Speed safely!

        Reply

  16. Potocki
    2015.05.18 @ 00:43

    A few words about speed cameras. According to the law speed cameras in Poland are allowed only if they are installed in yellow colored boxes or inside a police or municipal police (Straz Miejska) car and accompanied by a warning sign “Uwaga fotoradar”. Grey boxes still standing at the roads that used to house speed cameras are empty. There are more warning signs then actually the cameras, so they can be installed in different places. Polish law does not make assumptions about the person driving the car in the moment of picture being taken. After the car has been caught speeding and the picture is been taken the procedure of driver identification starts. The police identifies the owner of the car and sends him/her a letter demanding to reveal the personality of the driver. The owner is generaly legaly obliged to do so, however failure to do so is a subject to a fine which is generaly smaller than speeding itslef (and there are no penalty points for it). The easiest way the driver can do not to get points is to fail to reveal the personality of the driver and accept the fine for doing so. Those with more legal expertise may try to fail to reveal the personality of the driver and NOT accept the fine for doing so. That brigns the case to the court of law (usually, sometimes police gives up). There are some exceptions where a person is not obliged to testify against a family member. Also ‘not remembering’ who the driver was sometimes works. You need to know that courts nearly alway give a sentence against the driver in the first instance (simplified procedure). To realy get in front of the court you need to object the 1st instance sentence. Then normal trial starts. Drivers often win at the court or loose getting a fine similar to what they would get from the police but later. If you are a foreigner and do not care about penalty points it may be simpliest to confess and accept the fine for speeding. However beware of new regulations regarding driving license suspension for >50kmh over the limit in town. You will never loose you license for failing to reveal the personality of the driver even if it’s definitely you sitting inside the car!
    Speed safely!

    Reply

  17. Potocki
    2015.05.18 @ 00:24

    Today is a dark day for drivers and speeders in Poland. From today on, for the first time in history the police is obliged to take away the driving license or a driver who exceeds the allowed speed limit IN THE CITY by 50 kmh or more. The person who does that faces a suspension of his/her driving license for 3 moths. Technicaly you still can drive for 24 hours after being caught. Then you need to stop. Execution of these laws against foreign drivers is still a question. Will let you know after consulting my lawyers.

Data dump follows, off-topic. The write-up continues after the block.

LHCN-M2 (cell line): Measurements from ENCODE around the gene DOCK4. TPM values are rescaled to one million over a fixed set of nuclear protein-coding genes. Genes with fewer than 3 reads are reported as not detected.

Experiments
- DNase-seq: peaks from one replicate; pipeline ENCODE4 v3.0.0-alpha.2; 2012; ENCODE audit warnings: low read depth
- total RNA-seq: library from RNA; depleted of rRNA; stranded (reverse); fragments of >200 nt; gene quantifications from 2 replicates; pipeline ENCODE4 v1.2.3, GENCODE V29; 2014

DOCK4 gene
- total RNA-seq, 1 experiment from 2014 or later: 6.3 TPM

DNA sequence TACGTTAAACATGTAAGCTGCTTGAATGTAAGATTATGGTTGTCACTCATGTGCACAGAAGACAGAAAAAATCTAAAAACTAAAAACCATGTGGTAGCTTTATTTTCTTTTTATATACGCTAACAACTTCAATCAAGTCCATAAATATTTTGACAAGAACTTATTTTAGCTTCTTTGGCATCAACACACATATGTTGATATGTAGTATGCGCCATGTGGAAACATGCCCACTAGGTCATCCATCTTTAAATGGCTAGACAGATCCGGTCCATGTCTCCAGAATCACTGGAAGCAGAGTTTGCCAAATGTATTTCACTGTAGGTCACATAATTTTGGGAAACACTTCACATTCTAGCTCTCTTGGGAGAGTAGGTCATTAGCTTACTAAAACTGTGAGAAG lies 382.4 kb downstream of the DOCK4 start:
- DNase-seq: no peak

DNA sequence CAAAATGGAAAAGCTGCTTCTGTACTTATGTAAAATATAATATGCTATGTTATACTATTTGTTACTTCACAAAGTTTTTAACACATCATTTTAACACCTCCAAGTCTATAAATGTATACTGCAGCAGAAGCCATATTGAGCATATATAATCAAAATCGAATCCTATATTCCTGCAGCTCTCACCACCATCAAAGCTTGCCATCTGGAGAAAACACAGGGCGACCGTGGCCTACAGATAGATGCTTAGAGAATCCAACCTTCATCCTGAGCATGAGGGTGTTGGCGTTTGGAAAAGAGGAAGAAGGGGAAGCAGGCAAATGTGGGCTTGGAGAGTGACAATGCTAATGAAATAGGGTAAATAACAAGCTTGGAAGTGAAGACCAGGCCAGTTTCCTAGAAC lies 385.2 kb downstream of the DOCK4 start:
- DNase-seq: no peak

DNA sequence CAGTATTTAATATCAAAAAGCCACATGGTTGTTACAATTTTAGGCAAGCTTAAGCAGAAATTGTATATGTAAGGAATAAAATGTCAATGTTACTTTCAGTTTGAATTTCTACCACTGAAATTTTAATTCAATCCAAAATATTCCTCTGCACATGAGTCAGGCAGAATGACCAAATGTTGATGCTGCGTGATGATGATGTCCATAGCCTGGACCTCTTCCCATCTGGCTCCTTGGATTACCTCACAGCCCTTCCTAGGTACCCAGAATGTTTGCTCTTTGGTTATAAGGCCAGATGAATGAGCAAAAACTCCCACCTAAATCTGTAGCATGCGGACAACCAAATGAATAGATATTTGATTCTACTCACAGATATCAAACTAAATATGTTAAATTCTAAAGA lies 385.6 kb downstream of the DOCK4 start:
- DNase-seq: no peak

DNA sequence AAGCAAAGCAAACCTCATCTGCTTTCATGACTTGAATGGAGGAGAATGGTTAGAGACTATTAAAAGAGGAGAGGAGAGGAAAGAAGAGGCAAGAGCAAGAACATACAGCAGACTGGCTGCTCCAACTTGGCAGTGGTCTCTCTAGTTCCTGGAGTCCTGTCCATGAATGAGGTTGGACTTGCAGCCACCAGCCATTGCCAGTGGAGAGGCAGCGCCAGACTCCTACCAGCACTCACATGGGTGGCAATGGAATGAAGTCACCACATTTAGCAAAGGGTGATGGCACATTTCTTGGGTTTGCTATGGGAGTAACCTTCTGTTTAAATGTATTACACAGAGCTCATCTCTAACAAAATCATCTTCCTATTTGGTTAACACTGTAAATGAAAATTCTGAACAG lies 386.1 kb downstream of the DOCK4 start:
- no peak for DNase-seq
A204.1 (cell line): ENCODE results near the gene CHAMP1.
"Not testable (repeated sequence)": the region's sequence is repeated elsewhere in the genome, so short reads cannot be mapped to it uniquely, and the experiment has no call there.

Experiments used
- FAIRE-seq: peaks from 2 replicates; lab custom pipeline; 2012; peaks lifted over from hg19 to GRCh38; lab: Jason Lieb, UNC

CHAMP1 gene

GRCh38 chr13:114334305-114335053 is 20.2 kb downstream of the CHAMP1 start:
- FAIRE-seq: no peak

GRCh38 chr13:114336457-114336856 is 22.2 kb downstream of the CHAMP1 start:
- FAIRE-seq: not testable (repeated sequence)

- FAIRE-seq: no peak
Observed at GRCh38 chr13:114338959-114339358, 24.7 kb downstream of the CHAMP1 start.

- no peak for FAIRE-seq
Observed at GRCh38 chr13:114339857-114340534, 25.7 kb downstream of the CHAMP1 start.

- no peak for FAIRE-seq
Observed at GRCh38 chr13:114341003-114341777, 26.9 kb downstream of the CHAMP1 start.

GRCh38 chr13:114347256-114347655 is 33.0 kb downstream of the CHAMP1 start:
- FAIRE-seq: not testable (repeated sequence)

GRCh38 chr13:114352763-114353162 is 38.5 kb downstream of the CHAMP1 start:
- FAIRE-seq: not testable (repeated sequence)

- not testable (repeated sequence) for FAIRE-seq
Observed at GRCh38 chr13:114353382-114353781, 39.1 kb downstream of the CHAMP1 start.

Speed safely!

    Reply

    • Potocki
      2015.06.28 @ 03:24

      One moderately good news.. Polish judges are strongly against driving license suspension law. They filed a notion to Ombundsman asking him to apply to the Constitutional Court to proclaim the new law be against the Constitution of the Republic of Poland (what would mean aboliton of this law if so). We will see whether the Ombundsman will proceed the case and what Constitutional Court will say. It may take months or even over a year, but there is slight hope that the normality will return one day…
      Speed safely!

      Reply

      • pmdw1
        2016.02.29 @ 12:56

        Hypothetically speaking: If as a UK citizen I were to receive a letter from the Polish authorities, accusing me of doing 105/km/h in a 50km/h zone in a hire car hired in my name. What would you suggest my best course of action to be?

        Reply

        • Potocki
          2016.07.27 @ 16:35

          Rule no 1. DON’T CONFESS. The first is the the form of the letter they’ve sent you. If it is a registered letter, it maybe better to answer. If it is not (you haven’t confirmed receiving the letter anyhow) just ignore it. What language is the letter in? If it is in Polish I wouldn’t answer. As a British citizen you do not have to speak Polish (even if you actualy speak that language perfectly). If it is in English and the know that you received it, the question is what’s inside. They probably want you to confess that it was you driving, or point the driver or fail to point the driver and accept the fine for not pointing the driver. DO NOT CONFESS. You may fail to confess and accept the fine (which is 400PLN I think, which is less that a speeding ticket). That ends the case. If you want to play a bit you may point somebody, who you lend the car for a short while (but you do not know whether he/she was dirving). That person may be living……in Australia, or Vanuatu…. Than, thay would have to send the same letter there. And what if that person says that he/she lend the car to somebody leaving in … Turks and Caicos…? 😉 The time flies and they have only 1 year to accuse somebody and 2 years to fine him. Practicaly: the will give up after receiving your letter. If you fail to point out the driver but DO NOT ACCEPT the fine for not pointing or reply them stating that they eg. should have a sexual intercourse with somebody from their family/dog etc., or simply do not reply at all, they may bring the case to the court. It is not always bad to get to the court, but it can be a problem for you as you live in Britain and may not speak Polish. I sometimes choose to go to the court, where I usualy win, but I am living in Poland, speak Polish and have studied law.

          Reply

          • Potocki
            2016.07.27 @ 16:37

            And remember there is no way they can force you to give them the license and have it suspended unless you hand it to the policeman AT THE MOMENT YOU WERE STOPPED after speeding over 49 kmh over the limit in the city.